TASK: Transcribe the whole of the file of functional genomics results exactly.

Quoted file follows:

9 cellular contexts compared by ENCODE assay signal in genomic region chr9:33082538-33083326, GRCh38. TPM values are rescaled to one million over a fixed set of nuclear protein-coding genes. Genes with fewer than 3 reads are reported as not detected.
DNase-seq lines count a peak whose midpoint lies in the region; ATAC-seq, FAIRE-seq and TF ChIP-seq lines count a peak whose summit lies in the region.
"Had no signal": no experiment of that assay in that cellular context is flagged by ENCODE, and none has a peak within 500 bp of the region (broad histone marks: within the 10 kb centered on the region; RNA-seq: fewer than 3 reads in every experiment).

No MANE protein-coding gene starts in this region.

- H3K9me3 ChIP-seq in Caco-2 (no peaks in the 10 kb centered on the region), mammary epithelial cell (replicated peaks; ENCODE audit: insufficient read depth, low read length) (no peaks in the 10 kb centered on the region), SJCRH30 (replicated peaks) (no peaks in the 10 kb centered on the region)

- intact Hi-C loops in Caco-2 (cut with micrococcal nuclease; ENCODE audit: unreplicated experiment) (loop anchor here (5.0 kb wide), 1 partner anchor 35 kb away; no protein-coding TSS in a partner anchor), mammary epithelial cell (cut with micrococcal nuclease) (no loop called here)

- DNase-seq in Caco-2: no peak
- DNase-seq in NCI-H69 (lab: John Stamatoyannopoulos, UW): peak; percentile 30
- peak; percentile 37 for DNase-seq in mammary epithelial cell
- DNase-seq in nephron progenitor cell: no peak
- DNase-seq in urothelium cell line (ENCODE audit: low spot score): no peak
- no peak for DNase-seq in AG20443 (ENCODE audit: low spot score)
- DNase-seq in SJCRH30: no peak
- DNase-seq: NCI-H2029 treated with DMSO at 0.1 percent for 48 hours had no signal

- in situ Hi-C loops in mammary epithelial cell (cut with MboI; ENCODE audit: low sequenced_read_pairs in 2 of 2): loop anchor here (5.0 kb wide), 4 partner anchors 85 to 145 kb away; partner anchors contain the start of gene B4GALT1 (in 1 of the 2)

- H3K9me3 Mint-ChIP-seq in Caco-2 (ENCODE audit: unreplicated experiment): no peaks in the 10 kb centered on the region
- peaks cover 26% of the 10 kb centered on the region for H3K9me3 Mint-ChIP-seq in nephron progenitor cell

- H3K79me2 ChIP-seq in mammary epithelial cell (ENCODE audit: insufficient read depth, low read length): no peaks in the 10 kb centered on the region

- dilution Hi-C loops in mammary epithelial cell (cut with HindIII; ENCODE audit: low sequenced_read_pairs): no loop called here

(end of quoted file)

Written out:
9 cellular contexts compared by ENCODE assay signal in genomic region chr9:33082538-33083326, GRCh38. TPM values are rescaled to one million over a fixed set of nuclear protein-coding genes. Genes with fewer than 3 reads are reported as not detected.
DNase-seq lines count a peak whose midpoint lies in the region; ATAC-seq, FAIRE-seq and TF ChIP-seq lines count a peak whose summit lies in the region.
"Had no signal": no experiment of that assay in that cellular context is flagged by ENCODE, and none has a peak within 500 bp of the region (broad histone marks: within the 10 kb centered on the region; RNA-seq: fewer than 3 reads in every experiment).

No MANE protein-coding gene starts in this region.

- H3K9me3 ChIP-seq in Caco-2 (no peaks in the 10 kb centered on the region), mammary epithelial cell (replicated peaks; ENCODE audit: insufficient read depth, low read length) (no peaks in the 10 kb centered on the region), SJCRH30 (replicated peaks) (no peaks in the 10 kb centered on the region)

- intact Hi-C loops in Caco-2 (cut with micrococcal nuclease; ENCODE audit: unreplicated experiment) (loop anchor here (5.0 kb wide), 1 partner anchor 35 kb away; no protein-coding TSS in a partner anchor), mammary epithelial cell (cut with micrococcal nuclease) (no loop called here)

- DNase-seq in Caco-2: no peak
- DNase-seq in NCI-H69 (lab: John Stamatoyannopoulos, UW): peak; percentile 30
- peak; percentile 37 for DNase-seq in mammary epithelial cell
- DNase-seq in nephron progenitor cell: no peak
- DNase-seq in urothelium cell line (ENCODE audit: low spot score): no peak
- no peak for DNase-seq in AG20443 (ENCODE audit: low spot score)
- DNase-seq in SJCRH30: no peak
- DNase-seq: NCI-H2029 treated with DMSO at 0.1 percent for 48 hours had no signal

- in situ Hi-C loops in mammary epithelial cell (cut with MboI; ENCODE audit: low sequenced_read_pairs in 2 of 2): loop anchor here (5.0 kb wide), 4 partner anchors 85 to 145 kb away; partner anchors contain the start of gene B4GALT1 (in 1 of the 2)

- H3K9me3 Mint-ChIP-seq in Caco-2 (ENCODE audit: unreplicated experiment): no peaks in the 10 kb centered on the region
- peaks cover 26% of the 10 kb centered on the region for H3K9me3 Mint-ChIP-seq in nephron progenitor cell

- H3K79me2 ChIP-seq in mammary epithelial cell (ENCODE audit: insufficient read depth, low read length): no peaks in the 10 kb centered on the region

- dilution Hi-C loops in mammary epithelial cell (cut with HindIII; ENCODE audit: low sequenced_read_pairs): no loop called here